“The Loft Board’s rules establish an Occupant Review of Plans Process, commonly known as the Narrative Statement Process. The process provides IMD tenants an opportunity to review and comment on the owner’s construction plans for converting the building to legal residential use. The Loft Board has concluded that this process, which involves the tenants in the details of legalization, is necessary because the process of legalization generally involves substantial construction work and may necessitate basic changes to individual units.”

    3.) The building owner obtained a Loft Board Letter of No Objection to file with his DOB facade work application in September 2019, but it applied to the facade work only. The Loft Board requirements should not have been a surprise.

    4.) It seems Cafe Clementine did not do their due diligence before they signed the lease to see about the status of the Certificate of Occupancy and whether they would be able to alter and use the premises.

    5.) What is not clear is whether any Loft Law tenants remain in the apartments. Did they leave? Were their rights bought out by the prior owner? Were the apartments renovated without DOB permits and are now rented out as market-rate apartments? Various DOB Tenant Protection Plan filings do indicate that there are 4 occupied apartments.

    6.) This would not be the first Tribeca building that is renting apartments to market-rate tenants with no Certificate of Occupancy, having never made progress out of the Loft Board jurisdiction. Some just keep renewing DOB permits every year to post on the door, but nobody does any work and no one complains because the Loft Law tenants are long gone.

    • I know at least one apartment is still occupied, as I know the tenant. They offered many different incentives to buy her out, but she chose to stay.

    • James,

      Great contribution, someone clearly understand this subject!

      Firstly, Happy to announce I’ve reached terms with the Loft Board on a dramatically reduced requirements to issue Clementine’s permits and we should be moving full steam ahead. This is due in large part to the assistance of Councilwoman Margaret Chin’s office as well as Tribeca Citizen.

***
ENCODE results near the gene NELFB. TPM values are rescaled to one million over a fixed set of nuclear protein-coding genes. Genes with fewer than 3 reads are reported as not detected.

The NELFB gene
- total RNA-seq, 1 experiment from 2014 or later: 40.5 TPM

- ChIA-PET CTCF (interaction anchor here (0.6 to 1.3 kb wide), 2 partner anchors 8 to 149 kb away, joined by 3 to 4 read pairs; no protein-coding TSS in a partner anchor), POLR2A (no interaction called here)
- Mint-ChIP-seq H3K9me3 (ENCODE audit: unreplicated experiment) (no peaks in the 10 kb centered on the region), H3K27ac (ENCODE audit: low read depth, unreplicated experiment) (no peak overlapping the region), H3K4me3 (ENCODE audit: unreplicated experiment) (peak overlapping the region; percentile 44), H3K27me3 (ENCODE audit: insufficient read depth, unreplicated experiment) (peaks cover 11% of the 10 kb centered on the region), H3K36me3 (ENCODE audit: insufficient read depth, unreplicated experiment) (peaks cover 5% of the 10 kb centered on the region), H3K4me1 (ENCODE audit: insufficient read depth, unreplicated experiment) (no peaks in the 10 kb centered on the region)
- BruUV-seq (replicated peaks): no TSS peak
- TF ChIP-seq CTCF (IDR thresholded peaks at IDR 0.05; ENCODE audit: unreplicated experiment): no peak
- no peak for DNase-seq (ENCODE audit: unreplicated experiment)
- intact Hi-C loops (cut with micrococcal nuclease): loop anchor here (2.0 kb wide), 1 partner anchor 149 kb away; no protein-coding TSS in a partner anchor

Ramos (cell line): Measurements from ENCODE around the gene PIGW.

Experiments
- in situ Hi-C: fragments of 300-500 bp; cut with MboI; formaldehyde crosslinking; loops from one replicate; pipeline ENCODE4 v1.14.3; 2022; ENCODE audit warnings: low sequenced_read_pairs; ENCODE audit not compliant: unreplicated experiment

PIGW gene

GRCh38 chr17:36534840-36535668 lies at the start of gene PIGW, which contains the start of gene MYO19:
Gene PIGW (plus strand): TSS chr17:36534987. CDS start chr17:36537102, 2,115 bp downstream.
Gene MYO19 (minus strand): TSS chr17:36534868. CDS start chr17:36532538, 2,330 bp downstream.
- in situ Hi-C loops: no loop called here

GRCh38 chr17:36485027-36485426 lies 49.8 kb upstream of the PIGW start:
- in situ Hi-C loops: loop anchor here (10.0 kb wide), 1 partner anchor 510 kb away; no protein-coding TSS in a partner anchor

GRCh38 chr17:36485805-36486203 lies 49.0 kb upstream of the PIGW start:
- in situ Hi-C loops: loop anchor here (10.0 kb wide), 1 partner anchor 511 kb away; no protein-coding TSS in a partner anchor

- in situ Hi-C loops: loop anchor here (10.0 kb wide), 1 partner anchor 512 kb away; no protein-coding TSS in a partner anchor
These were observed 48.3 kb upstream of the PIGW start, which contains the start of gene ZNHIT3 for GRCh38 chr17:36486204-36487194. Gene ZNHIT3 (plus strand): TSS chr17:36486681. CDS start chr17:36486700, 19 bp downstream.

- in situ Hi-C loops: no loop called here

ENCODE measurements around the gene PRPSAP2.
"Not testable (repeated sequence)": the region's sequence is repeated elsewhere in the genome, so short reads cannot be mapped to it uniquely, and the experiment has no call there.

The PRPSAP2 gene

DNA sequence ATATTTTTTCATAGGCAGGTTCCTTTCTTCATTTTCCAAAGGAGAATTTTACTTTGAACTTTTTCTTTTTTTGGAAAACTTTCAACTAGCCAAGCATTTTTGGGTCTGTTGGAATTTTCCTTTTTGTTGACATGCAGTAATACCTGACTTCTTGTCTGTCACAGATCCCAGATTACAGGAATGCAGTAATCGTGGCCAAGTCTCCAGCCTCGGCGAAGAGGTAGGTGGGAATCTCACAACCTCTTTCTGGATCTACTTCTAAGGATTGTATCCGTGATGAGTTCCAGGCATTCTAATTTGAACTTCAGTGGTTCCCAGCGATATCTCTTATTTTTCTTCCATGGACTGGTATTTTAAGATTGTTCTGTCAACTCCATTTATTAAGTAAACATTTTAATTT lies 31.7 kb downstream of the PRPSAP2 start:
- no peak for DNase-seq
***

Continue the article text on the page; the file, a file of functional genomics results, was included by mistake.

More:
Just couple notes:

      You are correct about the legalization process, I’m a well versed landlord and never had any confusion that this building would have to be legalized. As you know however that is typically a 20,30+ year process in most cases, and what I could not see in my crystal ball was COVID, and so with my property sitting empty with no income (very few IMD tenants actually pay rent) well I can’t even pay the real estate taxes (which cover 30+% of city revenue) let alone make any dent in legalization. My biggest issue here was timing. Was coming out of the pandemic the time to draw the line in the sand and keep businesses from reopening, all over a small portion of a 30+ year process in a building that’s been in same condition for 40 years? This city needs the economy back pumping ASAP or it’s headed back to its state in the 80’s, and again, the vast majority of NYC funding comes real estate taxes.

      I’m sure you’re also aware of the legalization catch 22 and why Loft Board does have a very tough job I admit. You mentioned the landlords, however almost always, the remaining IMD loft tenants DO NOT WANT the building legalized because once legalized their rents jump pretty substantially to Rent Stabilized rents via a calculation that includes the costs the landlord had to put into legalization. If you want to go and look thru loft board records (you can pull any records on any building you’d like at their office if you make appt), you’ll see instance after instance of landlords fighting for access to loft units with their architects to update and move legalization along and refusal by tenants. Again I don’t even blame them, the process is set up to incentivize them to fight the process itself. Just stating the fact it’s a two way street, neither side really wants it done so there has to be a better path here than just withholding permits once in a blue moon when they feel like it (remember they issued mine no problem in 2019). Permits are the proper legal process, if they continue this all they’ll do is either encourage LL’s to do work without permits which is dangerous and/or they’ll continue to hold up business from opening and landlords from improving their properties.